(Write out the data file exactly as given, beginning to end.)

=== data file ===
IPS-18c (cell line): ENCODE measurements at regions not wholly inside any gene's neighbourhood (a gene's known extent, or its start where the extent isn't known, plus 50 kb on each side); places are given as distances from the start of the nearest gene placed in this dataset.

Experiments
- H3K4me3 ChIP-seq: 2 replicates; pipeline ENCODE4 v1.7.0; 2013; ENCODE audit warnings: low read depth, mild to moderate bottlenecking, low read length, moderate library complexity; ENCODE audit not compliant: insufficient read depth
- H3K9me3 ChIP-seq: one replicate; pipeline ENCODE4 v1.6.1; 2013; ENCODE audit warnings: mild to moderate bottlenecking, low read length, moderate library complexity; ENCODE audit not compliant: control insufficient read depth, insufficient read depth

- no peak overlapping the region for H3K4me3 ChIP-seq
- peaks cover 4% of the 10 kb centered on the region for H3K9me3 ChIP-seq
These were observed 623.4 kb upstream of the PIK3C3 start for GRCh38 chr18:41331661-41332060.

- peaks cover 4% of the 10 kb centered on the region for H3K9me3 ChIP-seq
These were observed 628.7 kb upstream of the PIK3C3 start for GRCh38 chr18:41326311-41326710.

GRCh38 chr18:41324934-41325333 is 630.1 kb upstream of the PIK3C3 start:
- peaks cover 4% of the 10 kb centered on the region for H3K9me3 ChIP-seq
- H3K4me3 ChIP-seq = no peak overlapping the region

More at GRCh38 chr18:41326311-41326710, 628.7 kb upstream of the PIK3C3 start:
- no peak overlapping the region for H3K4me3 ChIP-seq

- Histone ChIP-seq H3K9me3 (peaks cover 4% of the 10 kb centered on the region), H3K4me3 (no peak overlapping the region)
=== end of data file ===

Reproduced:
IPS-18c (cell line): ENCODE measurements at regions not wholly inside any gene's neighbourhood (a gene's known extent, or its start where the extent isn't known, plus 50 kb on each side); places are given as distances from the start of the nearest gene placed in this dataset.

Experiments
- H3K4me3 ChIP-seq: 2 replicates; pipeline ENCODE4 v1.7.0; 2013; ENCODE audit warnings: low read depth, mild to moderate bottlenecking, low read length, moderate library complexity; ENCODE audit not compliant: insufficient read depth
- H3K9me3 ChIP-seq: one replicate; pipeline ENCODE4 v1.6.1; 2013; ENCODE audit warnings: mild to moderate bottlenecking, low read length, moderate library complexity; ENCODE audit not compliant: control insufficient read depth, insufficient read depth

- no peak overlapping the region for H3K4me3 ChIP-seq
- peaks cover 4% of the 10 kb centered on the region for H3K9me3 ChIP-seq
These were observed 623.4 kb upstream of the PIK3C3 start for GRCh38 chr18:41331661-41332060.

- peaks cover 4% of the 10 kb centered on the region for H3K9me3 ChIP-seq
These were observed 628.7 kb upstream of the PIK3C3 start for GRCh38 chr18:41326311-41326710.

GRCh38 chr18:41324934-41325333 is 630.1 kb upstream of the PIK3C3 start:
- peaks cover 4% of the 10 kb centered on the region for H3K9me3 ChIP-seq
- H3K4me3 ChIP-seq = no peak overlapping the region

More at GRCh38 chr18:41326311-41326710, 628.7 kb upstream of the PIK3C3 start:
- no peak overlapping the region for H3K4me3 ChIP-seq

- Histone ChIP-seq H3K9me3 (peaks cover 4% of the 10 kb centered on the region), H3K4me3 (no peak overlapping the region)